“The Fetishist” was Mark’s introduction to her fiction. “I found it hilarious and moving and so contemporary, which surprised me as it had been written some years ago.” Predating #MeToo, the novel directly addresses a generational shift away from patriarchal resignation. In the novel, Min pursues the idea of matching violence with violence, but also explores the gray area of reconciliation and rehabilitation. To Mark, “it felt like a timeless comic fable of revenge and also a modern cultural critique. And even though I had no attachment to Katherine, I felt an urgent responsibility for the book and to honor her legacy, which was an unexpected feeling I couldn’t explain.”
Mark had an ideal editor in mind: Sally J. Kim. He offered her an exclusive submission.
Reading the manuscript alongside the rest of Min’s work felt, to Kim, like having a conversation with Min in her head over the course of one intense week. Kim thought, “What would she think of our world today, which has changed so much since her passing in 2019 — the pandemic, George Floyd, AAPI hate? I wished I could talk to her about so many things. I still do.”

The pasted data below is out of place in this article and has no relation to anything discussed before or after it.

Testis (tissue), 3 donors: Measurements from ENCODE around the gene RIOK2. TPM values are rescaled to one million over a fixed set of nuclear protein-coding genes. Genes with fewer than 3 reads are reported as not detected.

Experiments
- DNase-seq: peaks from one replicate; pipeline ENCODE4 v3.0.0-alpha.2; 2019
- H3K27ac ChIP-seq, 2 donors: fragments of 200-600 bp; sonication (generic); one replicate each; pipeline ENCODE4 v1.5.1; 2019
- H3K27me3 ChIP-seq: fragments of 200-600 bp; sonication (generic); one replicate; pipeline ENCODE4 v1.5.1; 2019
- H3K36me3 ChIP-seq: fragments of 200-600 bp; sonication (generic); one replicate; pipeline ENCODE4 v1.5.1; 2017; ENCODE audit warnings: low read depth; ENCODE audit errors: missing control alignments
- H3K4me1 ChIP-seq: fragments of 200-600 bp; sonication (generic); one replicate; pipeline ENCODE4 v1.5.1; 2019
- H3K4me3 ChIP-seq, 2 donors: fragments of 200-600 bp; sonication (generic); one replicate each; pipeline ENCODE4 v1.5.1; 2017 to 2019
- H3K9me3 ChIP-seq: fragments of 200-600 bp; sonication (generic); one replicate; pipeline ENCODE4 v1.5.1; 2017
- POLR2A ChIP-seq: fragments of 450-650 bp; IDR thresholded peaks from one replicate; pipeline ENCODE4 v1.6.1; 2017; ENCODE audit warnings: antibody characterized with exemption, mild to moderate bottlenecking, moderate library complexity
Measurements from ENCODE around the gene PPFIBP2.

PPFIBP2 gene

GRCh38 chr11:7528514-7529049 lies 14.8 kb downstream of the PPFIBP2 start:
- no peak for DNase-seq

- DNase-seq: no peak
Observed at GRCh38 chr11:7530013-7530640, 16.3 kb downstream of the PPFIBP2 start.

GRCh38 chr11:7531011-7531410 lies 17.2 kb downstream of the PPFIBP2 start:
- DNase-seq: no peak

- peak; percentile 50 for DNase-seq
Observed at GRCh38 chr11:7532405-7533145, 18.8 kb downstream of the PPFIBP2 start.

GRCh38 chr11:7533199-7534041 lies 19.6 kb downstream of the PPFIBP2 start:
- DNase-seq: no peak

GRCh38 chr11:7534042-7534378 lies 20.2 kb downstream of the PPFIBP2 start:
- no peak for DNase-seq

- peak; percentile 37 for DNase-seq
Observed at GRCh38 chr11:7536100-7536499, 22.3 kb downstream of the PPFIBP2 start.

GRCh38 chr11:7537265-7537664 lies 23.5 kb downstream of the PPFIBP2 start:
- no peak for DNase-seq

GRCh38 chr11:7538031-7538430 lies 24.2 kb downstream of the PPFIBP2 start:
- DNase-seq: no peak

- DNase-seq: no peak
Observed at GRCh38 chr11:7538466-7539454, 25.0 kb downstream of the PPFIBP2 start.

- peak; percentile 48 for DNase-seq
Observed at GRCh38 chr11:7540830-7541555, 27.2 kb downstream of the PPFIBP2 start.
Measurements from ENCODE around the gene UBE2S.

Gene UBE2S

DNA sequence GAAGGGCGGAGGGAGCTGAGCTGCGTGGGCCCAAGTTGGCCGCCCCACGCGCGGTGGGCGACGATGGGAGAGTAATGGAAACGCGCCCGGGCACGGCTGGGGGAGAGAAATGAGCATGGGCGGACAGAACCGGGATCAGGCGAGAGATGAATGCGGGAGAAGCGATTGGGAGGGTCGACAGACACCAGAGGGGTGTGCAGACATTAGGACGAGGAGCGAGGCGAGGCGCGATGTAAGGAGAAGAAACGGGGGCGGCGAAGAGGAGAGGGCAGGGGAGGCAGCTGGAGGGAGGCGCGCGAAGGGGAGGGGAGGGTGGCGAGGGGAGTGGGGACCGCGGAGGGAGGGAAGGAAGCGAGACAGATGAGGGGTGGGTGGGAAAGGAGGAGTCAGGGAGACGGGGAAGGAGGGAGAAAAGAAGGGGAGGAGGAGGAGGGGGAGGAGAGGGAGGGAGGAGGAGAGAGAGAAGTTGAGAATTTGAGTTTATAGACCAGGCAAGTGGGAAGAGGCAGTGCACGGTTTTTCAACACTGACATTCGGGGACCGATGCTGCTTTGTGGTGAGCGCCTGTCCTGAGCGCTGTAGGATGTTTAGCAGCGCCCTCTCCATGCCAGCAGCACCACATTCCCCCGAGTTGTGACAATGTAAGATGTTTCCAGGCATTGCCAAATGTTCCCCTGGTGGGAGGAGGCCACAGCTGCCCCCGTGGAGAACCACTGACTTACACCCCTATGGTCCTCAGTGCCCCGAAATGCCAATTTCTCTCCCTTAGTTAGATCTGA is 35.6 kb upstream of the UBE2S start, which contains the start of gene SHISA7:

During the editing process, Andrews, herself a writer, stepped in eagerly on her mother’s behalf, working hand in hand with Kim to expand scenes and smooth out loose ends. “There were moments and lines,” Kim says, “that startled me in how prescient Katherine had been about Asian American identity, objectification, desire and how all these things often get tangled up.”
For all of Andrews’ hard work, “The Fetishist” ultimately owes its publication not just to those with a personal stake in her life but to the people who found immense value in her work.
“I was never lucky enough to have met Katherine,” says Kim, “but I have such a strong sense of her wisdom, her warmth, her wit, her ferocity. It’s driven me to do everything I can for this book. I’ve been in book publishing for almost 30 years, and in many ways Katherine’s struggles as an emerging Asian American writer run parallel to my own, and there are times that I mourn that fact, for both of us. But it also feels as though I’ve worked my whole career to be in the position to publish this book in the fulsome way that it deserves. This book is a celebration.”
LeBlanc is a critic and board member of the National Book Critics Circle. Her Substack is laurenleblanc.substack.com.